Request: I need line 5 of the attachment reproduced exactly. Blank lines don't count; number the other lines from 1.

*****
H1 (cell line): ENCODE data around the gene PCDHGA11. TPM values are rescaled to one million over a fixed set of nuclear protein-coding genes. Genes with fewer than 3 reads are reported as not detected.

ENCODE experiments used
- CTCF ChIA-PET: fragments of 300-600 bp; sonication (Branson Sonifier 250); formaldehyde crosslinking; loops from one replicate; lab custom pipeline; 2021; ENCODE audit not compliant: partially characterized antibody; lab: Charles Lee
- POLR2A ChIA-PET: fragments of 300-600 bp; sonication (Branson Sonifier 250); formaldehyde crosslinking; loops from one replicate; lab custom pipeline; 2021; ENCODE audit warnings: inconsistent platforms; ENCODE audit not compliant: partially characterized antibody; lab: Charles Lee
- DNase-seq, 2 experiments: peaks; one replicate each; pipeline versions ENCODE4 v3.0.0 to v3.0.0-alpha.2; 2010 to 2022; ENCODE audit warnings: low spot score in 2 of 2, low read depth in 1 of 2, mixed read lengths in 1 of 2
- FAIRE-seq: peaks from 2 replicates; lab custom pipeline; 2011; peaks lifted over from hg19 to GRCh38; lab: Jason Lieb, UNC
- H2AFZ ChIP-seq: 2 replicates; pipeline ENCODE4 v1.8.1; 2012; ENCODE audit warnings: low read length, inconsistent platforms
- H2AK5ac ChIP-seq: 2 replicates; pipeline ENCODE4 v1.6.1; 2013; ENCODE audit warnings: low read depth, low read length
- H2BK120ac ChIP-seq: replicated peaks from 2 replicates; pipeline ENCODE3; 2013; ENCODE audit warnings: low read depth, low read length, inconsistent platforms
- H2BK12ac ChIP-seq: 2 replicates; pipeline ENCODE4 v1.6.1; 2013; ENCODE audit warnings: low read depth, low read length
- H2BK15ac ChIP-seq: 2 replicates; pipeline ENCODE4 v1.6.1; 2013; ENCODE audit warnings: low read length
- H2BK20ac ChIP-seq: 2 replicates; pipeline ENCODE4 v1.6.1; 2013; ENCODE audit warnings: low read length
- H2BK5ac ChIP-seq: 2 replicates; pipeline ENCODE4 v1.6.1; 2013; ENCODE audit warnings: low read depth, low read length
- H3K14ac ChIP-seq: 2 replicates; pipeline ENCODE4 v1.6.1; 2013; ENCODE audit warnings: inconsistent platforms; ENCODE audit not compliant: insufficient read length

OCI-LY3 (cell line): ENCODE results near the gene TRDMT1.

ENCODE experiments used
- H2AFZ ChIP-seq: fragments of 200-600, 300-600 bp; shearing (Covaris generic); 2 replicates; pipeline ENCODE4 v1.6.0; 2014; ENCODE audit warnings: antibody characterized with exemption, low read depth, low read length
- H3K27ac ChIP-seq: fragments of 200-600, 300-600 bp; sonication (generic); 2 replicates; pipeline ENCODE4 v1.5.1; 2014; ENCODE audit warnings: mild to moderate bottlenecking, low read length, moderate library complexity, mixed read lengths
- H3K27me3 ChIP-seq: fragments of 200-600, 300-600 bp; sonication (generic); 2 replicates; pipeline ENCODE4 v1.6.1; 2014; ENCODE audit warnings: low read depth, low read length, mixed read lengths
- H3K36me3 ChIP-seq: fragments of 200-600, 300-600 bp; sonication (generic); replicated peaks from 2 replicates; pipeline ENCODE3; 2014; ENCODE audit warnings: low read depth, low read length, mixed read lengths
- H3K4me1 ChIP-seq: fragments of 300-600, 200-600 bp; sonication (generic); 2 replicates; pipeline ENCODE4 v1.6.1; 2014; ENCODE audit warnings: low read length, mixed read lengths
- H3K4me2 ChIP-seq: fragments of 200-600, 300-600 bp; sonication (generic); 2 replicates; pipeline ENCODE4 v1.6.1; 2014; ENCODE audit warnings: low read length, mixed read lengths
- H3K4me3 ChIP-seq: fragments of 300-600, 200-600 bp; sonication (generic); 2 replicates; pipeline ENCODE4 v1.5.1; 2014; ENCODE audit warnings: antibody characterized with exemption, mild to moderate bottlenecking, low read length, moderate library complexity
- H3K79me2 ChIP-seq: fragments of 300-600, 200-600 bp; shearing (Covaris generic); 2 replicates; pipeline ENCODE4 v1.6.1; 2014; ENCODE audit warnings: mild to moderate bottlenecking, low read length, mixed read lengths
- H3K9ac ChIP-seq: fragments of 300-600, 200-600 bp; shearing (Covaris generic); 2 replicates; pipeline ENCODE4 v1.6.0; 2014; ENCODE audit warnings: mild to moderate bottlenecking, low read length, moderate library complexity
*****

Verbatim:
- DNase-seq, 2 experiments: peaks; one replicate each; pipeline versions ENCODE4 v3.0.0 to v3.0.0-alpha.2; 2010 to 2022; ENCODE audit warnings: low spot score in 2 of 2, low read depth in 1 of 2, mixed read lengths in 1 of 2